There are more than 1,000 varieties of cultivated cherries in the United States but fewer than 10 are produced commercially. Basically, cherries can be divided into two groups; sweet cherries, which are yummy for eating right off the tree, and sour cherries, which are used in canning, cooking and as “pie cherries.” Today, for National Cherry Month, we are going to indulge in the brief history of a sweet cherry many of you are quite familiar with; the Bing Cherry.
According to John Mariani in The Dictionary of American Food and Drink, the history of the sweet cherry began at the crossroads of ancient civilizations in the fertile area between the Black and Caspian Seas in Asia Minor.
The cherry originated in Asia but was widely dispersed throughout Europe and North America in prehistoric times. European colonists found wild cherries in America and cultivated them, also crossbreeding them with European varieties.
As you can see from the above recipe as found in The Boston Cooking School Magazine the subscriber from New Orleans is requesting a Cherry Bounce recipe from the magazine which is based in Massachusetts. I find this request quite interesting not to mention the widespread interest of cherries in 1908! I have an earlier recipe for Cherry Bounce in Marion Harland’s Common Sense in the Household ©1871 which has almost the exact recipe minus the water and only a gallon of “your best whiskey.” I should note, however, that Mrs. Harland’s recipe for Cherry Bounce calls for “4lbs. of sour and the same of sweet.” A modern recipe for Cherry Bounce can be found at Epicurious with this tidbit of info:
Among the few recipes known to have been used by the Washington family is this one for cherry bounce, a brandy-based drink popular in the eighteenth century. It seems to have been such a favorite of General Washington's that he packed a "Canteen" of it, along with Madeira and port, for a trip west across the Allegheny Mountains in September 1784.
This fruity, spiced cordial requires a bit of work and time, but the result is well worth the effort. After pitting, halving, and mashing the cherries, be prepared to set away the sweetened brandied juice for twenty-four hours and then again for about two weeks after infusing it with spices. Enjoy small glasses of cherry bounce at room temperature, and keep the remainder on hand in the refrigerator.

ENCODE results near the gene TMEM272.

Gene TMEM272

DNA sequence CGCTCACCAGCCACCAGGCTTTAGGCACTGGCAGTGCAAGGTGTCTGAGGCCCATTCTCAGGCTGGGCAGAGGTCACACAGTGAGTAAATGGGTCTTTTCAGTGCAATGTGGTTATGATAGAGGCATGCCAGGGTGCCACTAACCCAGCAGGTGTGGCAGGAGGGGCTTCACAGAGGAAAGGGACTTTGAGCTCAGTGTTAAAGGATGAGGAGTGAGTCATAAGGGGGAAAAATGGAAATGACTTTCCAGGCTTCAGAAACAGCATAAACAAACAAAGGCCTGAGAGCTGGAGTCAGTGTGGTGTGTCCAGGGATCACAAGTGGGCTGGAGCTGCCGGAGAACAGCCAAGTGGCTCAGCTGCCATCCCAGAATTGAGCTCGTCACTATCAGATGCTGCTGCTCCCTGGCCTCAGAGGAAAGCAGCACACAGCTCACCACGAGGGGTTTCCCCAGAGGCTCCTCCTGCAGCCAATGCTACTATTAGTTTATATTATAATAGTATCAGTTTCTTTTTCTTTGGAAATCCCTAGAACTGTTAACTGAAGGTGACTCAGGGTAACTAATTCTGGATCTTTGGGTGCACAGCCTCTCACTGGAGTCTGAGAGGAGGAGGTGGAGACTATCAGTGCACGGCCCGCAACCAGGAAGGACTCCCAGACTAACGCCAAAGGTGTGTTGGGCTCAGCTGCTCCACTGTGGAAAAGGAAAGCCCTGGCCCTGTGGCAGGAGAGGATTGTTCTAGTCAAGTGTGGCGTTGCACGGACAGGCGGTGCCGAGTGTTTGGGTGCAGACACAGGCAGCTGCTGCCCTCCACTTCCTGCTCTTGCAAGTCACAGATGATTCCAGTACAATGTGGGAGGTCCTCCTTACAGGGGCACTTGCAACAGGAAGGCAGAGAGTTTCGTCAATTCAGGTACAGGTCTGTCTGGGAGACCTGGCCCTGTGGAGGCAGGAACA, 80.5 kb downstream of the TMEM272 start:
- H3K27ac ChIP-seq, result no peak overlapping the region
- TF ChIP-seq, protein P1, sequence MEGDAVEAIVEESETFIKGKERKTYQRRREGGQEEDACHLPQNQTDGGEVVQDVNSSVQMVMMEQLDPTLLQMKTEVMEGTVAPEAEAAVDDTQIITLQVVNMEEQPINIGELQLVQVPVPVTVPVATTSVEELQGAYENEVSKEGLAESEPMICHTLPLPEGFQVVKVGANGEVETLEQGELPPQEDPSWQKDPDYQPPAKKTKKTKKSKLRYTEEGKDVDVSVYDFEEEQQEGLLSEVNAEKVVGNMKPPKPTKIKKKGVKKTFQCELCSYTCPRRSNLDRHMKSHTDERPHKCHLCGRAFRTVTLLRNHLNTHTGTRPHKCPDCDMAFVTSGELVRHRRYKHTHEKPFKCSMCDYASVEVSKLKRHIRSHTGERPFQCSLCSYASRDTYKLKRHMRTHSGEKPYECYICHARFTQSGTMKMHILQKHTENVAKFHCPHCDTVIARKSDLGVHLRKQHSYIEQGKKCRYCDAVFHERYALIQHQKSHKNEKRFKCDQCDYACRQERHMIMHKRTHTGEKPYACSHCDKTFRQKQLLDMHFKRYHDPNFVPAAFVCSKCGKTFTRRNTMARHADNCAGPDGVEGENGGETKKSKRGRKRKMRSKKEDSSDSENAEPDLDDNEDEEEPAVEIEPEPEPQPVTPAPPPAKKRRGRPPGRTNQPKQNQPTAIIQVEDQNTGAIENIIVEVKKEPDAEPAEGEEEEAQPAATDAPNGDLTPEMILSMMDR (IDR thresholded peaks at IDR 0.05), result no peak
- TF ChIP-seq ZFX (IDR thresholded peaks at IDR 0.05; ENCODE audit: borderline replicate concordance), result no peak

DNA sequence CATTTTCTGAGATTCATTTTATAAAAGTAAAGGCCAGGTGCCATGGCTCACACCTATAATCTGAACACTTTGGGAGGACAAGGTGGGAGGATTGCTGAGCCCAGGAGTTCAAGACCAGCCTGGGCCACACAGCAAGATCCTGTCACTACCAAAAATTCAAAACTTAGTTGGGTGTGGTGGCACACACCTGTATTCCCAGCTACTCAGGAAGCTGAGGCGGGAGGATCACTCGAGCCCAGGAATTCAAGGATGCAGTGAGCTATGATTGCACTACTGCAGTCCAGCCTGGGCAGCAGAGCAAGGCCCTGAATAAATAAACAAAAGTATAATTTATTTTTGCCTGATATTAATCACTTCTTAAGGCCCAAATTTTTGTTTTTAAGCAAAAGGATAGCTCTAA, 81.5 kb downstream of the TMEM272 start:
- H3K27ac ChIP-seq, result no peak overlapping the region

The fact that George Washington packed a “Canteen” of Cherry Bounce for a trip West in 1784, reiterates other articles I found claiming that wild cherries were indigenous in the colonies. Apparently, cherries were also “an important” crop in Pennsylvania at one time. As for Marion Harland and her Cherry Bounce, most likely the “sour” cherries she includes in her recipe were of the Red Kentish variety as they were not only the cherries Robert Herrick immortalized in one of his poems, it was the Red Kentish early settlers cultivated in 1629 in places such as Massachusetts.
Cherry ripe, ripe, ripe, I cry,
Full and fair ones; come and buy!
If so be you ask me where
They do grow, I answer, there,
Where my Julia’s lips do smile;
There’s the land, or cherry-isle.
Whose plantations fully show
All the year where cherries grow.
We all know the legend of Johnny Appleseed and his trek across American sowing and planting apple trees as he travelled. For cherries, the journey West was led by wagon.
In 1847, a man by the name of Henderson Luelling (sometimes spelled Lewelling) took an assortment of seven hundred fruit plants to Oregon. In that wagon were small cherry trees. Legend has it that, while other pioneers were attacked by tribes along the trail, the Luellings passed safely because their wagon was full of fruit trees.